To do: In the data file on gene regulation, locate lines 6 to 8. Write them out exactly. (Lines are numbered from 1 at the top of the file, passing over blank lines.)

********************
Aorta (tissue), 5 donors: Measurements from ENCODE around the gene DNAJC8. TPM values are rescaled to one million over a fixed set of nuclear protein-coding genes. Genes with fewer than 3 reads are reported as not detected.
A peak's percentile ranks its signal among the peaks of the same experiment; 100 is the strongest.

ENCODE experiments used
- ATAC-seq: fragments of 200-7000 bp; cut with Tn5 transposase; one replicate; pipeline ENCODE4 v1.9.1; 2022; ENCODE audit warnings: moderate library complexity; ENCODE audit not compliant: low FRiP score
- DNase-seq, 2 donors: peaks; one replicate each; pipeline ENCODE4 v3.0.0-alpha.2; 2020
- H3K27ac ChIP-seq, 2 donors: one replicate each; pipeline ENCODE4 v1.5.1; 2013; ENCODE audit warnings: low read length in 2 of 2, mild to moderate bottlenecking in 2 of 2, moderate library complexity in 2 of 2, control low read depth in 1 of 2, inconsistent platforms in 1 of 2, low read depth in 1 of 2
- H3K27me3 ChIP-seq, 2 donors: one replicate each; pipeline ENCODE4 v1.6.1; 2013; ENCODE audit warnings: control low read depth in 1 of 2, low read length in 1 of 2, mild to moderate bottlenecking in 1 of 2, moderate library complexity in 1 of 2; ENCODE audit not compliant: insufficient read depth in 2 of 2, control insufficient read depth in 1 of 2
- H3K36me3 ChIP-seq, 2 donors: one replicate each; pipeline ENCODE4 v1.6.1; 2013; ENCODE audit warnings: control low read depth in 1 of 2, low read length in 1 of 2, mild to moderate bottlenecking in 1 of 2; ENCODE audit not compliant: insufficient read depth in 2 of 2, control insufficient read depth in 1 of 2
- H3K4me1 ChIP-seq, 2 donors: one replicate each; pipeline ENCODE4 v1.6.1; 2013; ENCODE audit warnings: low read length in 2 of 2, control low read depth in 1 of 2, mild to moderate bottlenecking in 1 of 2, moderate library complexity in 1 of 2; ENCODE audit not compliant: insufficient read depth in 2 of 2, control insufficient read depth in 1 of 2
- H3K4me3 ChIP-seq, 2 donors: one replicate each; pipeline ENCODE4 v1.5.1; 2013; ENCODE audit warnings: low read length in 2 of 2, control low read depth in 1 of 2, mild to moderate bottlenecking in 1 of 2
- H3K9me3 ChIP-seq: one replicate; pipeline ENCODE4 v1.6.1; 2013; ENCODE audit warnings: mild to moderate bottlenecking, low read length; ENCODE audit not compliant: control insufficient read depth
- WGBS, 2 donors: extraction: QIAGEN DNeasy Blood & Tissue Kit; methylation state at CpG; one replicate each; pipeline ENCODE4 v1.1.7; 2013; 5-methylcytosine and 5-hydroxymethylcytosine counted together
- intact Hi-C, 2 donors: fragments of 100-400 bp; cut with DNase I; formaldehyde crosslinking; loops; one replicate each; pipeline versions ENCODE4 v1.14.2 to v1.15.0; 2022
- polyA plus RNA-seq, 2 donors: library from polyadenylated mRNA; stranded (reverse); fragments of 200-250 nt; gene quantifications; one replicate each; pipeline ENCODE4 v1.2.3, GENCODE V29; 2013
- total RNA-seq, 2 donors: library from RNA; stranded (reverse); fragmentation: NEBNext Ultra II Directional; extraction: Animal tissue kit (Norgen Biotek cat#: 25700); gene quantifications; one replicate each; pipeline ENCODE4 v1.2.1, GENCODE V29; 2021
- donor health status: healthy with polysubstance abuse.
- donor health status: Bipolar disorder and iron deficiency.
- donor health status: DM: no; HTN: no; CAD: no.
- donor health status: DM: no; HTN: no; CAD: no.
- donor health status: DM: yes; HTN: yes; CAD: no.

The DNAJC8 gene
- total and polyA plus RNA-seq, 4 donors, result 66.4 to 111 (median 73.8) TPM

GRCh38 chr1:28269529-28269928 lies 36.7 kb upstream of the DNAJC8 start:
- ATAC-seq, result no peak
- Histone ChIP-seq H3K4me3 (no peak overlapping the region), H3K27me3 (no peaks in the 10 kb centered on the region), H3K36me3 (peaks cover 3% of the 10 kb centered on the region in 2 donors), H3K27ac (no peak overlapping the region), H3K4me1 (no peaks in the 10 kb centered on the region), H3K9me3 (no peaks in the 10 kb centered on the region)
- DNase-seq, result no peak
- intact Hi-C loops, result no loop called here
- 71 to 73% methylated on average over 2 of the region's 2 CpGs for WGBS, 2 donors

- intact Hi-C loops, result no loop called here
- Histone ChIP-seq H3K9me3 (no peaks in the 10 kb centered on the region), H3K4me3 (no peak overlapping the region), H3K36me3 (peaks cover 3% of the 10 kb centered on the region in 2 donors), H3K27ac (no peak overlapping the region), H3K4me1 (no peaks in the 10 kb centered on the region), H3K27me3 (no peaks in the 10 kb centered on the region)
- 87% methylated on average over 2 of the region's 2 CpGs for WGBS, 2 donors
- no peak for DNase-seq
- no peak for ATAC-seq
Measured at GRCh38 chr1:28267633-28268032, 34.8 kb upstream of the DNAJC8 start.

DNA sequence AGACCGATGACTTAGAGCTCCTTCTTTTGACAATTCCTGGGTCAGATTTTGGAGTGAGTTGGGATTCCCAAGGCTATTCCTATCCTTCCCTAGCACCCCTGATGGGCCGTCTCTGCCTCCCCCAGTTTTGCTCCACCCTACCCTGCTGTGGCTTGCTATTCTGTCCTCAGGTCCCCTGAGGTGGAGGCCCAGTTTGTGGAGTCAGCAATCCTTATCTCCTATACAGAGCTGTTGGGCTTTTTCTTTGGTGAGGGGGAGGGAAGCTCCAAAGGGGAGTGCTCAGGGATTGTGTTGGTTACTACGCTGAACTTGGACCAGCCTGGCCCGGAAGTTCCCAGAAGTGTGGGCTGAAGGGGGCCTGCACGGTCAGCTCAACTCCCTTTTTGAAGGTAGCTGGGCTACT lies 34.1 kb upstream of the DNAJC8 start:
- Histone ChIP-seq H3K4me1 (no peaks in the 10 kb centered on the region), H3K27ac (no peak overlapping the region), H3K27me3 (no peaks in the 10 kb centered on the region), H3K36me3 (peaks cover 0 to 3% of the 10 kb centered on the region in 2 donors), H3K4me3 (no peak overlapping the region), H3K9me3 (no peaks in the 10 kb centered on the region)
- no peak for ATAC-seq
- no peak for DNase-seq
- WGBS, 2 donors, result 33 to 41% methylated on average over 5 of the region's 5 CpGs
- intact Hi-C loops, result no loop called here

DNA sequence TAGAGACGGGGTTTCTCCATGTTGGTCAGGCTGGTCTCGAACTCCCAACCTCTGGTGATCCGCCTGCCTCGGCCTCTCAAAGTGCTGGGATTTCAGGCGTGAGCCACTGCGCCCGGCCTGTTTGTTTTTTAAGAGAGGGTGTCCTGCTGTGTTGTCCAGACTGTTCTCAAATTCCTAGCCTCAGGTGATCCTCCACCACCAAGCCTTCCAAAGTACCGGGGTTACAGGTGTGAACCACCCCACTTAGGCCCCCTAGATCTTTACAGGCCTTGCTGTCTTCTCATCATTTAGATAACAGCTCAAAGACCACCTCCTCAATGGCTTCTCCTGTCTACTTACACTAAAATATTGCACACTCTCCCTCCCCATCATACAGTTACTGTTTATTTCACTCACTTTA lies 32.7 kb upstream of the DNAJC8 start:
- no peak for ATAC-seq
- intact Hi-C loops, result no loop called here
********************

- H3K27ac ChIP-seq, 2 donors: one replicate each; pipeline ENCODE4 v1.5.1; 2013; ENCODE audit warnings: low read length in 2 of 2, mild to moderate bottlenecking in 2 of 2, moderate library complexity in 2 of 2, control low read depth in 1 of 2, inconsistent platforms in 1 of 2, low read depth in 1 of 2
- H3K27me3 ChIP-seq, 2 donors: one replicate each; pipeline ENCODE4 v1.6.1; 2013; ENCODE audit warnings: control low read depth in 1 of 2, low read length in 1 of 2, mild to moderate bottlenecking in 1 of 2, moderate library complexity in 1 of 2; ENCODE audit not compliant: insufficient read depth in 2 of 2, control insufficient read depth in 1 of 2
- H3K36me3 ChIP-seq, 2 donors: one replicate each; pipeline ENCODE4 v1.6.1; 2013; ENCODE audit warnings: control low read depth in 1 of 2, low read length in 1 of 2, mild to moderate bottlenecking in 1 of 2; ENCODE audit not compliant: insufficient read depth in 2 of 2, control insufficient read depth in 1 of 2